Imagine you’re the general manager at a restaurant in a busy town. It’s Friday afternoon and you’re reviewing the menu, preparing your employees for the dinner rush.
Your cooks are in early prepping the meats, sauces and vegetables, other staff is stocking the glassware and plates, the host stand just completed the seating chart, your servers are arriving and your bartenders are making sure the simple syrup is just right.
You typically have a staff full of energetic, outgoing multitaskers. These folks usually come in after working another job or taking classes, ready for a shift that lasts from about 5 p.m. to midnight or later. They have to put on their happy face for a bunch of strangers they may never see again, because it’s up to them to make sure these patrons have a great experience and return to your establishment in the future.
As the team assembles in the kitchen to discuss the menu and put on their aprons, Employee A hugs Employee B and gives Employee C a quick peck on the cheek. This is typical for your staff—they’ve been working together for a long time, and they treat each other like family.
But today, Employee C doesn’t appreciate that peck on the cheek. They leave the restaurant angry and file a sexual harassment claim against Employee A, as well as you, the general manager, for allowing this to happen.
Now, the staff is flustered. You not only have a significant distraction on your hands, but you’re also down a server, and the first tables are already being seated.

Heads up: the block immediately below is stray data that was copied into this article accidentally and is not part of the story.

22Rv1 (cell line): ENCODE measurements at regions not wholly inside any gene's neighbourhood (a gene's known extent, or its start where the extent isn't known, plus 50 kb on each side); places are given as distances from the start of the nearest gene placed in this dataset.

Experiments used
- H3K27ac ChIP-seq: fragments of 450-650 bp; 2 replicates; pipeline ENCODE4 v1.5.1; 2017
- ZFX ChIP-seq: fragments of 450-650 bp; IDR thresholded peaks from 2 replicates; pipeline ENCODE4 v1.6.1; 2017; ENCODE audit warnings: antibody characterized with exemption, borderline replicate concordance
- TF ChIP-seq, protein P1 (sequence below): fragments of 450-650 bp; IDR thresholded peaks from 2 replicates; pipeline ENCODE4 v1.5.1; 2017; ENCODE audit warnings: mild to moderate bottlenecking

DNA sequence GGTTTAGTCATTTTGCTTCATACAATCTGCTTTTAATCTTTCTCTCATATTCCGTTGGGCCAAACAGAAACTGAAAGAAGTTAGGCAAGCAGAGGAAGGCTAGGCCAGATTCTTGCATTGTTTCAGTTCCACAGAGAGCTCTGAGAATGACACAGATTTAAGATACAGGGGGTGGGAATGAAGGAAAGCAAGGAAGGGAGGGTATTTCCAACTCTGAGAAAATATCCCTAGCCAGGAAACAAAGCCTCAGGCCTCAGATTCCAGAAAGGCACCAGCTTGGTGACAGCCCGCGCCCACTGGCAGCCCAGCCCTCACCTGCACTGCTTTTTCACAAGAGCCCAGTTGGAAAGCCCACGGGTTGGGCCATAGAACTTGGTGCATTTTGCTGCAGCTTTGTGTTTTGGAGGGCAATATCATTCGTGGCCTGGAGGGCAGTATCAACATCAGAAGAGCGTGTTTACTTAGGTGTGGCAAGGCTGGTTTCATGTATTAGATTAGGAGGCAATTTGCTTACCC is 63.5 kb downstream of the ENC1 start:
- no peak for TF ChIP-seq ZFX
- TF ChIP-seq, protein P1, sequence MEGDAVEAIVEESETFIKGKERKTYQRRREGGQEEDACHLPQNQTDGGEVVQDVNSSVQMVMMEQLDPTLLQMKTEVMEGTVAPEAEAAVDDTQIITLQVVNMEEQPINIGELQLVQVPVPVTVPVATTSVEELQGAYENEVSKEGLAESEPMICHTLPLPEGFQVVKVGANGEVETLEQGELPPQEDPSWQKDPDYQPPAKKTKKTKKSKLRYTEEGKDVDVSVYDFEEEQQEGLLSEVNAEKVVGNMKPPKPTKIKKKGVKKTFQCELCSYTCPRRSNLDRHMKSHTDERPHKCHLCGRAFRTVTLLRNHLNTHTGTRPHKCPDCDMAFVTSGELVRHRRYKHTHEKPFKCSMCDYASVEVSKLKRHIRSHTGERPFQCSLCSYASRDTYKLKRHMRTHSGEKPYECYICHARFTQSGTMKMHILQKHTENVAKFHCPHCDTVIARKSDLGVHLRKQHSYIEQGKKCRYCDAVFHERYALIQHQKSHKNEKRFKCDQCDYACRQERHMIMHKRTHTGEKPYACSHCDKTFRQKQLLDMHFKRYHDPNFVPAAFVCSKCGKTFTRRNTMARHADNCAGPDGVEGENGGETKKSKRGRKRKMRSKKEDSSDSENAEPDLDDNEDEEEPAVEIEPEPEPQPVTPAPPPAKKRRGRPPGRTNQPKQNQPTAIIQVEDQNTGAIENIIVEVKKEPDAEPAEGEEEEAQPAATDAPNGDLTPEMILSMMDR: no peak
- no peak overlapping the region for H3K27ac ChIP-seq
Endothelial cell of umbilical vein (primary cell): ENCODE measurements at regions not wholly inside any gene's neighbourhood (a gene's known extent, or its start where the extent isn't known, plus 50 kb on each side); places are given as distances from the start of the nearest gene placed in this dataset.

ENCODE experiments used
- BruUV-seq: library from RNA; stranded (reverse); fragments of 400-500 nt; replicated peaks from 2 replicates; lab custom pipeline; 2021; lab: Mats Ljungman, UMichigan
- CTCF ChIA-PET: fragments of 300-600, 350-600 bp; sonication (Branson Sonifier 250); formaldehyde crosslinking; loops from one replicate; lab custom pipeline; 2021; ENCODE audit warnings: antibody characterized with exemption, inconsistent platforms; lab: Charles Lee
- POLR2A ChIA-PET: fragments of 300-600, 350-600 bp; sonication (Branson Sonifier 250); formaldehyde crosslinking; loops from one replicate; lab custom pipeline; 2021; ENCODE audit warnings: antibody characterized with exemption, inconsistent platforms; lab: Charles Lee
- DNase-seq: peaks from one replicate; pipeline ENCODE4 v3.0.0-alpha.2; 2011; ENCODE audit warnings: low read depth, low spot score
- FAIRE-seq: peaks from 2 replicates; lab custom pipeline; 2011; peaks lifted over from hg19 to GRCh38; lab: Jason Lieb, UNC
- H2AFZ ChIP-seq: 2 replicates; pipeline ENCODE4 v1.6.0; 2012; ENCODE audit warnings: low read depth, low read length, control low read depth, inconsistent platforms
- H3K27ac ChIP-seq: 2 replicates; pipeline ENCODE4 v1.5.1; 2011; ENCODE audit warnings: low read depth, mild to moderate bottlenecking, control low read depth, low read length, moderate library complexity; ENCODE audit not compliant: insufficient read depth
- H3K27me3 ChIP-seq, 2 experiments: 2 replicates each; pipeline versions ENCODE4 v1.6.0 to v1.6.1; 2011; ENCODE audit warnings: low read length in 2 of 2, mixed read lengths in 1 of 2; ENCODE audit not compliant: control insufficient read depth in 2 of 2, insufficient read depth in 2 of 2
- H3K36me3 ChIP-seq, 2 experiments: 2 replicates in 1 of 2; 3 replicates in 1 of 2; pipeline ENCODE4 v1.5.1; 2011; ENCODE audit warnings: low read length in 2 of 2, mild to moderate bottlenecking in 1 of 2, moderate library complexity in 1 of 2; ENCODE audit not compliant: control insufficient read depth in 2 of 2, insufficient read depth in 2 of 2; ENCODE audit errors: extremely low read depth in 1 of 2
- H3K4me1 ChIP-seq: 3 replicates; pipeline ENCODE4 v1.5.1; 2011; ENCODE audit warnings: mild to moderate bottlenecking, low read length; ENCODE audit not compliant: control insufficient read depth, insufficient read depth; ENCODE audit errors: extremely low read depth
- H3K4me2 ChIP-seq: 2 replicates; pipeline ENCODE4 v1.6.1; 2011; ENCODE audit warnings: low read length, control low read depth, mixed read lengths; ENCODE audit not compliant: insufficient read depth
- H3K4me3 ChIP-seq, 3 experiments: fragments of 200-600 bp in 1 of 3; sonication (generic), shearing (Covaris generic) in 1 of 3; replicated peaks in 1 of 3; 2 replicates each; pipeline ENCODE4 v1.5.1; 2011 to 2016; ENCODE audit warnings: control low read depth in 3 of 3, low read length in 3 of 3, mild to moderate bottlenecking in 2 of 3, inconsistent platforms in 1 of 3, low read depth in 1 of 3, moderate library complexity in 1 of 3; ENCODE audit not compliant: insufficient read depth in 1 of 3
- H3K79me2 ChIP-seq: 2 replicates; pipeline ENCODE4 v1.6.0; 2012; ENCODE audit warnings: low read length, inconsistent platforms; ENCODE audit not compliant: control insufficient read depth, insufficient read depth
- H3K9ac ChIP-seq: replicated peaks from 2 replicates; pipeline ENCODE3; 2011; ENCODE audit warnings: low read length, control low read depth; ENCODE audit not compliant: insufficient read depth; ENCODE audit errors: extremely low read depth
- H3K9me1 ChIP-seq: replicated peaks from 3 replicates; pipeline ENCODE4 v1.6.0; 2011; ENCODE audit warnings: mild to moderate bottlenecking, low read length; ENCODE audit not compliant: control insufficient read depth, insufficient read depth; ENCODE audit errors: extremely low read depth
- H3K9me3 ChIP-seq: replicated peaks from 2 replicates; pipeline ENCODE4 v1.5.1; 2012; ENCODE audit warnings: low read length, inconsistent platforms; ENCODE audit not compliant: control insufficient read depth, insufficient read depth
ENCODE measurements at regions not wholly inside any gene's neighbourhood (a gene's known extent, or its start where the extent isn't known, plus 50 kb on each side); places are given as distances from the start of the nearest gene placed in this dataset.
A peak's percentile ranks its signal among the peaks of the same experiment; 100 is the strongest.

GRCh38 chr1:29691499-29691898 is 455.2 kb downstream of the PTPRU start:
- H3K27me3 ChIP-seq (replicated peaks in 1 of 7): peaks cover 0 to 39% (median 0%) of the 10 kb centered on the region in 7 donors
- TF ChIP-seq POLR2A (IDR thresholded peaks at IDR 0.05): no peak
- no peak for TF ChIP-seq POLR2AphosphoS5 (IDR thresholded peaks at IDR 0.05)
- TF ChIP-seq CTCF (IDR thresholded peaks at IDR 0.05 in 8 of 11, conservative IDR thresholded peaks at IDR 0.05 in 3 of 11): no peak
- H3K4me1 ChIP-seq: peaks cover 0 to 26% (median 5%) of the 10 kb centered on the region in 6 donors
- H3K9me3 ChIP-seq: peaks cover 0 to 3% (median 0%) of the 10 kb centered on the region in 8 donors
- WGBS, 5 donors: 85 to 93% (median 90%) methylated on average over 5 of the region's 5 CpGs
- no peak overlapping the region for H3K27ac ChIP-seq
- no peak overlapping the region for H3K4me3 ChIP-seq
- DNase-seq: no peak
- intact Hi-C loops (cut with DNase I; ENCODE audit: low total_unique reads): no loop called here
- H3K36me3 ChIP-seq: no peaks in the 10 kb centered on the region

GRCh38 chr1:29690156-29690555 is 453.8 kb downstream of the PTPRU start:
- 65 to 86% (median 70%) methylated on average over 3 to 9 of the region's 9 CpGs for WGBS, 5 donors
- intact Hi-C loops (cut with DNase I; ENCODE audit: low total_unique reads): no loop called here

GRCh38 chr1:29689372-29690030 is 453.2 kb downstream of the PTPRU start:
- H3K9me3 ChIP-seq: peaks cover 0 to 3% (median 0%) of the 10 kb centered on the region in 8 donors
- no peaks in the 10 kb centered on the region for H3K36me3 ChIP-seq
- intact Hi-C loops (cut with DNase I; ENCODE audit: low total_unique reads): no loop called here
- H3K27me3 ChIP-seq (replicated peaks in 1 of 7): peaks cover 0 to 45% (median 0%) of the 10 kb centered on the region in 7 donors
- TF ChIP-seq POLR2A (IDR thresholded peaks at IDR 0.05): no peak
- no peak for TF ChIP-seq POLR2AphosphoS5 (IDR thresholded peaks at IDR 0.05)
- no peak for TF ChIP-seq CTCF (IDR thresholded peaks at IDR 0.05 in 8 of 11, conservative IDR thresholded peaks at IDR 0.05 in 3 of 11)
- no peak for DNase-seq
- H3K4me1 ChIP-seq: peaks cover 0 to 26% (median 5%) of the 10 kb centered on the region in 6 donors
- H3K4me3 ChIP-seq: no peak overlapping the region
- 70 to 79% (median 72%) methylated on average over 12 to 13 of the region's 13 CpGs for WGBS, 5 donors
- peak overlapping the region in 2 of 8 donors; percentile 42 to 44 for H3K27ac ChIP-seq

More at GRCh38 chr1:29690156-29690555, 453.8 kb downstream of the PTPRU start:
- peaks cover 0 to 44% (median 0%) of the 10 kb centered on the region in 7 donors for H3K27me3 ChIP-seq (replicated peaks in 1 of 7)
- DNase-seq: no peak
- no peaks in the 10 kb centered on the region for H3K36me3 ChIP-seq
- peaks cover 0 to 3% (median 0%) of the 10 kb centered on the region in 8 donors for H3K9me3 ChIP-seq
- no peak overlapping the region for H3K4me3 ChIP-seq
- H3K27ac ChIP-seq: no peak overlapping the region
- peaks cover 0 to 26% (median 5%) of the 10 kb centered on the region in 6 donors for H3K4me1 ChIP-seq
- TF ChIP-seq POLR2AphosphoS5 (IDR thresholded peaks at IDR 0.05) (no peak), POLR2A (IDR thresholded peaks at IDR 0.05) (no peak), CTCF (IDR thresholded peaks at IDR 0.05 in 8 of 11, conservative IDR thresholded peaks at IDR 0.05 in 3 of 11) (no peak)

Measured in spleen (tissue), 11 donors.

Sexual harassment is just one of many common issues that arise in the restaurant workplace—and it’s also one of multiple risks covered by an employment practices liability insurance (EPLI) policy.
The Equal Employment Opportunity Commission reports that it fields nearly 90,000 EPLI claims each year, with an average cost of $450,000 per case. Employment issues now make up 30% of all civil litigations in the U.S.—and employers are more likely to have an employment claim than a property or general liability claim.
And according to the Society for Human Resource Management, 67% of all employment cases that litigate result in judgment for the plaintiff, and 41% of all EPLI claims arise against small employers—those with 15 to 100 employees.
There’s no question that EPLI claims can have a serious financial impact on small to midsize companies, including restaurants. I spent eight years working in restaurants and my mother spent more than 40 years in that career, so I’ve witnessed these scenarios firsthand. Restaurants are great work environments full of vibrant, motivated people, but sometimes the tides can take a turn for the worse.
In addition to this example of a third-party sexual harassment situation, EPLI policies cover an array of situations, including:
- Discrimination in hiring practices
- Wrongful termination
- Employment-related emotional distress and invasion of privacy
- Defamation of character
- Retaliatory/constructive discharge
EPLI coverage generally includes the cost to defend against the charges, plus any damages you are ordered to pay. However, not all insurance policies are built the same. EPLI is still considered a somewhat new insurance coverage, and many carriers offer their own policy forms, coverages and exclusions.
When working with your restaurant clients, always recommend a standalone EPLI policy.
Kyle Rheiner is lead craft beverage insurance specialist at Craft Brewery Insurance and commercial lines producer at Strickler Insurance in Lebanon, Pennsylvania.